I carry full responsibility for not following through with this site.
I broke one of the cardinal rules of blogging: I did not do what I said I would do. Yet.
I have fallen behind in my writing about Fat is a Feminist Issue. I have no excuse and many excuses. It is much harder for me to write about what I am reading than I imagined it would be. The book simply hits way “too close to home.” This is not my first time reading it, but it is my first time reading it at this point in my life. At this age. In the reflective light of all the life experiences that I carry with me at all times.
But that, of course, is the point, isn’t it?
One of my high school music teachers went on to become a licensed marriage, family and child counselor (MFCC) and offered classes on weight management. She used a system called “Think and Be Thin.” Participants were challenged to categorize food as “pleasers” or “teasers.” The former are foods that satisfy you fully, while the latter are just like they sound: Tantalizing but lacking the substance or quality to cure hunger. Instead, they just lead you to eat more. An example is potato chips. They are not satisfying; rather, for most people, they lead to continued eating, frequently resulting in a full-fledged binge. The other main concept was this: Using a numerical rating system, class members were supposed to keep a journal and make a note of whether they were totally hungry each and every time they consumed food. In other words, you should not eat if you are not at “0” or “empty.” And we were supposed to train ourselves to stop eating when we were comfortably full, not at “10” or feeling completely stuffed.
It all makes perfect sense, of course, especially to anyone who has never struggled with weight issues. But it is harder to live than it sounds and, after a few months, I reverted to my old eating patterns.
The thing that I took away from the class, however, and have never forgotten is what my teacher/counselor told the group numerous times: “Every extra pound you carry represents an emotion you have not dealt with.” Her theory was that if those emotions are not confronted head-on and worked through, the compulsive eater will continue forcing them down through the misuse of food (sometimes referred to as “eating the emotions” or “swallowing the feelings”) until they are finally, effectively explored. In other words, they will surface again and again throughout one’s life. When they do, you can choose to face and get past them once and for all, or stuff them down again until the next time that they bob to the surface.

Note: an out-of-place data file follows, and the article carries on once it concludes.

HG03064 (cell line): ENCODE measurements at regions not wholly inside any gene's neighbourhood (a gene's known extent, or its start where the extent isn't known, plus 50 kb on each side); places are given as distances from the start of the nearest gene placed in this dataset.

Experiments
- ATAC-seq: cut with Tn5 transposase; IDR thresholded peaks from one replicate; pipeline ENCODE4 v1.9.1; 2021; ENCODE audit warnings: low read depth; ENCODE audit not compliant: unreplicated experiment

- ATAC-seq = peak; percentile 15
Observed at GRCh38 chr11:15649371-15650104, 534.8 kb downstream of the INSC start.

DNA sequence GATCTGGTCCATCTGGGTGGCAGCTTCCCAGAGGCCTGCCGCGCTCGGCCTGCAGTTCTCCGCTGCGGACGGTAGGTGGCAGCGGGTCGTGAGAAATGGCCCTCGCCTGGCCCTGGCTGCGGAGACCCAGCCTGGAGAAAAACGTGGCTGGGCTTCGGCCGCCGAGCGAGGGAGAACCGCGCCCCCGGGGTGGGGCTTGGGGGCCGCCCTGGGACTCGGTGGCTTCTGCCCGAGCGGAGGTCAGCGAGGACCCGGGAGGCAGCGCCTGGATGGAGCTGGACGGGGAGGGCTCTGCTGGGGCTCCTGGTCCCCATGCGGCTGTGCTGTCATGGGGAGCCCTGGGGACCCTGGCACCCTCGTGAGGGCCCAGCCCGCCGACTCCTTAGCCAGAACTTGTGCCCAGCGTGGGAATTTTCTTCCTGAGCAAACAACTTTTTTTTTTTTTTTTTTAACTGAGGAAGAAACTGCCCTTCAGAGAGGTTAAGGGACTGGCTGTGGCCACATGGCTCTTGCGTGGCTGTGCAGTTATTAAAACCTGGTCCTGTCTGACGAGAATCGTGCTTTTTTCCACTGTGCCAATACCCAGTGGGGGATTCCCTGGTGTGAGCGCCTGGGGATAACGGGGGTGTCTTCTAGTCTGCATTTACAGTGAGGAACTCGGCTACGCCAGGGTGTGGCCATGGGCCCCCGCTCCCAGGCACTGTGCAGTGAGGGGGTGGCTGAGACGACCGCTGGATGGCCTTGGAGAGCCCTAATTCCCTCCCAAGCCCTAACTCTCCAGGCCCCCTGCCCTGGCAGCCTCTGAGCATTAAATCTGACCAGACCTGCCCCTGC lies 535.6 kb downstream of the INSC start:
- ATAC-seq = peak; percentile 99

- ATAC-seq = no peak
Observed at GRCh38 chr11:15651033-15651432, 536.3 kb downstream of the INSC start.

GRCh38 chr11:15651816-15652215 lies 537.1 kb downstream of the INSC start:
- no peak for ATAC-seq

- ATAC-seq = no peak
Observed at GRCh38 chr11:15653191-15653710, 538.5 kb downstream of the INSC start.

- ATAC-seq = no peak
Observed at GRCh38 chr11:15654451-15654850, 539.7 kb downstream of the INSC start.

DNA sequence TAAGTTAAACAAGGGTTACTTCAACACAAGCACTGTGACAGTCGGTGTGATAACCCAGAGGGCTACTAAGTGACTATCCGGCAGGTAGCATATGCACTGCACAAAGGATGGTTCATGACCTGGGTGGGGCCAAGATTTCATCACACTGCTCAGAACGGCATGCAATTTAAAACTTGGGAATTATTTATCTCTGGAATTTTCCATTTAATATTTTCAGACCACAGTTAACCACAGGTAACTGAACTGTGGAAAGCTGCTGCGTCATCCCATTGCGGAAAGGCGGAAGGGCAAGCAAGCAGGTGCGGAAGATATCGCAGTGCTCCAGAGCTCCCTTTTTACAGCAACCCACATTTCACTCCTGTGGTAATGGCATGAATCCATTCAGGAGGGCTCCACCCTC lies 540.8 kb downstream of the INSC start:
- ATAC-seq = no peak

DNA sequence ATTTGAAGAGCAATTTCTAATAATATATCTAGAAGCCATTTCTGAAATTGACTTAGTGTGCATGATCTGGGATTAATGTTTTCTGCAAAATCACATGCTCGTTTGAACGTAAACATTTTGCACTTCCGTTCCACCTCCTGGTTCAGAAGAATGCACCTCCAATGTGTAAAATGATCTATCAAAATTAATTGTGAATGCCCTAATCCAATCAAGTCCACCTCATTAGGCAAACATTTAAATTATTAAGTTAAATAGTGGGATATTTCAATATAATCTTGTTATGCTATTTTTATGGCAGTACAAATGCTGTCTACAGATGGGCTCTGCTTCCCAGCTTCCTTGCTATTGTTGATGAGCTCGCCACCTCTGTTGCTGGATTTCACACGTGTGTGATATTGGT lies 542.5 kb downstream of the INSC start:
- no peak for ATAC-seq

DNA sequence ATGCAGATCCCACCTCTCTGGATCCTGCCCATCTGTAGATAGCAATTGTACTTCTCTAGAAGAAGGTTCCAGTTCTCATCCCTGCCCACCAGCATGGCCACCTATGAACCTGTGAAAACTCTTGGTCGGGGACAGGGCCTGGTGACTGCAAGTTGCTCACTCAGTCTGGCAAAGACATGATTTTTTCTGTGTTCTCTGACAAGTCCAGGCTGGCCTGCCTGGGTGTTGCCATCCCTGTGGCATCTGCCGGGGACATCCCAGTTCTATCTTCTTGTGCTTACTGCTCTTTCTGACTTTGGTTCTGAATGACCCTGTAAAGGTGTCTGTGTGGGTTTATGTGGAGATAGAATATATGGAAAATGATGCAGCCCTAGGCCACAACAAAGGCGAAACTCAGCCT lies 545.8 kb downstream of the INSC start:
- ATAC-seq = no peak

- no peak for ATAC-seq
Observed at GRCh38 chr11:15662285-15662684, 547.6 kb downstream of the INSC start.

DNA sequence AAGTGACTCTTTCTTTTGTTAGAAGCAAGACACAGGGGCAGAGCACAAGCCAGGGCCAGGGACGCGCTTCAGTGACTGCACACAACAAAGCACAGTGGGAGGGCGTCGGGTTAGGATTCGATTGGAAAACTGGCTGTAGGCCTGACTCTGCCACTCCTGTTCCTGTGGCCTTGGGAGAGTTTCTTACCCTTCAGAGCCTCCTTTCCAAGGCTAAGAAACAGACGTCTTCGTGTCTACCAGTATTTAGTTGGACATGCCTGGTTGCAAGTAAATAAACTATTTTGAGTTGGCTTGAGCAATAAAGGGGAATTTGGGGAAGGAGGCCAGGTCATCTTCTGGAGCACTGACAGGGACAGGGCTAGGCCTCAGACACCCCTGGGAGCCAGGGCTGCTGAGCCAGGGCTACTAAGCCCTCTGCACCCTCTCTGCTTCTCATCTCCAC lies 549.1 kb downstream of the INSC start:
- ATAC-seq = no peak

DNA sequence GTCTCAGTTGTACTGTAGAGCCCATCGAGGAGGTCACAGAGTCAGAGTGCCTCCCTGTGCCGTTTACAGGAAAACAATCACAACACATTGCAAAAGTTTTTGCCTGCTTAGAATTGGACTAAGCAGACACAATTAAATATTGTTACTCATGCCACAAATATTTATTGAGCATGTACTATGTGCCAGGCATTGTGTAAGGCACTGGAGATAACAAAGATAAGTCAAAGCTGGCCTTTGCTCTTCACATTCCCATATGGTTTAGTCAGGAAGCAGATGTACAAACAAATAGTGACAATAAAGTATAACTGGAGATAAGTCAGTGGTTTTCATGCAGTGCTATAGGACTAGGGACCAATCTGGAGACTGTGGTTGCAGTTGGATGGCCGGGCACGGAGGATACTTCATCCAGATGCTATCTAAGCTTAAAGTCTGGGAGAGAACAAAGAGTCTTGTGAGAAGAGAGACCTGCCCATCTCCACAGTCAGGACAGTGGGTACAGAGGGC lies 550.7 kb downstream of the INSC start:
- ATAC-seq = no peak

As Happytiler wrote today:
I carry guilt, abuse, anger, and illness
Layered in pound after pound upon my body
That counselor was, of course, absolutely right. And Fat is a Feminist Issue largely deals with those emotions with a specific focus on how women have developed unhealthy coping mechanisms in response to their socioeconomic circumstances.
So it is difficult to read and even more difficult to write about because to do so effectively requires an exploration of the emotions and life events that have, quite literally, shaped me, and that I carry every day in the form of extra pounds. Much of what Orbach writes about leaves me feeling raw, naked, and highly vulnerable. Therein lies the value of her work.
I carry not just the comments made to me over the years by my mother, but also many other people. I carry the nonverbal reactions from many people that have left me wondering if they really saw and heard me. I carry the weight — again, literally — of the choices I have made over the years, fueled in varying degrees by my physical status and appearance, as well as the real or imagined limits I perceived upon those choices as I weighed them through the lenses I have imposed upon myself.
An individual who has never struggled with his/her weight simply cannot understand the degree to which one’s weight permeates and impacts each and every aspect of one’s daily living and decision-making, from the simplest to most complex and life-altering circumstances and situations. That’s the process I seek to understand through my work with Orbach’s book, as well as other resources.
The good news is that I saw my doctor on November 6, 2007. I do not weigh regularly, as I have explained here previously. So I stand on the doctor’s scale backwards and ask them to merely “do the math,” telling me the number of pounds by which my weight has changed since my most recent visit. In this instance, an additional weight loss of 20 pounds was noted. That means that since I began this concentrated effort to achieve maximum health and fitness, I have lost 75 pounds.
I was actually quite surprised because I was on a plateau for at least a couple of months, during which I did not feel like I was losing any weight at all. But then one morning I noticed that a skirt was looser and began noticing the same thing with several other items of clothing. My visit with the doctor confirmed that, so I can conclusively state that I have moved off that plateau which was causing me to feel frustrated, disappointed and uninspired to continue writing here.
Ultimately, though, I carry a responsibility to myself to keep writing on this site because it memorializes my journey and stands as a testament to the goals I have set for myself, my progress toward attaining those goals, and helps motivate me during those times when I become discouraged. And if my writing here about the weight — literal and metaphorical — that I carry each day helps or encourages one other person who is struggling with the same issues, I will have provided a service and can feel happy about that.